Another easy one to add to anything:  guacamole or chopped avocado and salsa or pico de gallo.  I add it on top of my eggs; or mix it up together and use as a dip for organic corn chips; you can top your meat or fish dishes dishes with some salsa or guacamole too.  The other day for lunch I had a microwaved burrito (I needed to go to the grocery store you see), but I topped it with avocado and pico and it was much more satisfying… and healthy!

In other cultures, adding pickled foods as a side dish is common.  For example, in Korea they use kimchi (pickled vegetables and seasoning); in Germany you may get food with saurkraut (pickled cabbage); and in India you may get chutney as a food topping or meal accompaniment.  In the US we have pickles.  Personally, I LOVE pickles, but I do read the label and make sure they are made without high-fructose corn syrup or other nasties.  


3.  Use the left-overs before they go bad.  

Many people complain that they buy vegetables, then don’t cook them, and they end up tossed out by the end of the week.  No worries.  Take the left-over veggies, chop them up, and put them into some broth.  I store organic soup broth from Costco in my pantry for such occasions.

Or…chop up the veggies, cook them (see #1) or keep them raw, and place on top of some cooked quinoa (cheese is optional).  Quinoa is a grain that is high in protein and you can buy at the health food store.  You cook it like rice.  Another good thing to keep in your pantry!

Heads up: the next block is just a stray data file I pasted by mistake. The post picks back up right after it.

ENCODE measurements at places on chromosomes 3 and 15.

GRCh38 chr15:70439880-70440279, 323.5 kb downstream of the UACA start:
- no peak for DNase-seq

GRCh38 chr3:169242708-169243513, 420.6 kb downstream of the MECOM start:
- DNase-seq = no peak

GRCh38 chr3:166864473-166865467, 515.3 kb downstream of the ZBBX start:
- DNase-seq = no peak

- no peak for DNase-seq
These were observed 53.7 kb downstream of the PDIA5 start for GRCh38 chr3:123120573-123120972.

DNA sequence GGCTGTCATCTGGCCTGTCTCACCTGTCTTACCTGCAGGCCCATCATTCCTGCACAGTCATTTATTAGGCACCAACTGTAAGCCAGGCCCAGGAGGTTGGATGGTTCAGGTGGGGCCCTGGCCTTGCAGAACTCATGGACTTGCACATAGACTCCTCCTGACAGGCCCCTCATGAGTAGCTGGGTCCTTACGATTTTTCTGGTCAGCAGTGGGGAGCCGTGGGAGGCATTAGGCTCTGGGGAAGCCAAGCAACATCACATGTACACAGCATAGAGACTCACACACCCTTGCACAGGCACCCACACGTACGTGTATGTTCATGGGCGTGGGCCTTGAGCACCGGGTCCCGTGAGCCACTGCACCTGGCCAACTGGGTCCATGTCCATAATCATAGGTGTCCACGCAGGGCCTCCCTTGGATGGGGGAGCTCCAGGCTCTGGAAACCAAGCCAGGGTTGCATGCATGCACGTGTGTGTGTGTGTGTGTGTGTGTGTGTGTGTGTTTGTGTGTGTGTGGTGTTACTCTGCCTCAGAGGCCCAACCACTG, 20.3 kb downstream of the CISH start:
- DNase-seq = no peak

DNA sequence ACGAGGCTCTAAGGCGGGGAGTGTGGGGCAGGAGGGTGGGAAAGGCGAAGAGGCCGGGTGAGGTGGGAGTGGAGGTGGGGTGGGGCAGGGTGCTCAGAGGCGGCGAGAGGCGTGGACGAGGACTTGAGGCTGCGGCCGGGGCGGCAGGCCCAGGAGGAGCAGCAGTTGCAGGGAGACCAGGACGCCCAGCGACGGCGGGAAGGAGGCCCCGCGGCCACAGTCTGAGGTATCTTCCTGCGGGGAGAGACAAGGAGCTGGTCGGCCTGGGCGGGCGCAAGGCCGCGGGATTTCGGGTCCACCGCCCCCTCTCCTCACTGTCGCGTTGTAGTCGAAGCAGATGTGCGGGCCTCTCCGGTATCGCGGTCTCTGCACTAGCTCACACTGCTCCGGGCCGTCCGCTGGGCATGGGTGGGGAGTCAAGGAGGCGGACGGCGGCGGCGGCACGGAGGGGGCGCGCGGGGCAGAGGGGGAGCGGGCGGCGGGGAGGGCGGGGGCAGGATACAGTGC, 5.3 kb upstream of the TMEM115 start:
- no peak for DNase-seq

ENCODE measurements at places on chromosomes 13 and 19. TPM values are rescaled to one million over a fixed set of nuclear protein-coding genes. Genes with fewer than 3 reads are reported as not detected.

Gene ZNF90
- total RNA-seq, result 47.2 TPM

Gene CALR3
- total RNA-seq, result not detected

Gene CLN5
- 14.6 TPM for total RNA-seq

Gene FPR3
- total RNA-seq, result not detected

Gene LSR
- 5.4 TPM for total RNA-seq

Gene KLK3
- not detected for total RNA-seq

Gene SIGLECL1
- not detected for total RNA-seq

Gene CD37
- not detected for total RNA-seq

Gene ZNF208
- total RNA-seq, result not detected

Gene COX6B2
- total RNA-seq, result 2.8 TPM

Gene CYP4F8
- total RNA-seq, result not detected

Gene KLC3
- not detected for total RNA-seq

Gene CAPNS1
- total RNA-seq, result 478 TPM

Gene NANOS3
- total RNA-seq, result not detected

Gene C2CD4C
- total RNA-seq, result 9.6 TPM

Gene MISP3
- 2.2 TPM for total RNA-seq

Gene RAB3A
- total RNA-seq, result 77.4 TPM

Support your local farmer’s markets!  Austin-ites are so lucky to have so many different farmer’s market options.  Use them and eat your veggies!  


natural remedies for motion sicknessI think it all started with the Tilt-A-Whirl.

That was my first experience with motion sickness.  I threw up my snow cone.    

After that, I knew my limit with spinning around.  Ferris wheel = ok.  The “Zipper” = not ok. 

Of course, with most things, if they are essentially untreated (and just avoided) they will get worse with age. 

Eventually I had car sickness unless I sat in the front seat and looked out the front window the whole time.  When we went on a cruise for our honeymoon, that was a whole new ballgame of seasickness.  On one particularly rocky night on the boat, I went to the overly-priced store on board and picked up some sea bands for motion sickness“sea bands”.  They actually did help.  The problem was that I couldn’t take them off.  As soon as they came off, I was sick again. 

The next cruise, I went prepared.  I took some ginger chews, my trusty sea bands (still had them), and Gui Pi Tang (“tonify the Spleen pills”) a Chinese herbal preparation.  Much better!  I only had to wear the bands on really rough seas.  I took the herbs twice per day and felt just fine. 

Other things that (for me anyway) made a difference:

  • Consumption of caffeine and alcohol (more consumption = more dizziness and nausea)
  • Use your eyes to focus on one spot (a “drishti” in yoga-talk); sit and breathe for a few minutes
  • Bubbly water with lime
  • Peppermint or ginger tea (“wakes up” the stomach)
  • Hyland’s motion sickness homeopathic remedy (either it works or it doesn’t depending on your body’s constitution; you can try)

Any other remedies?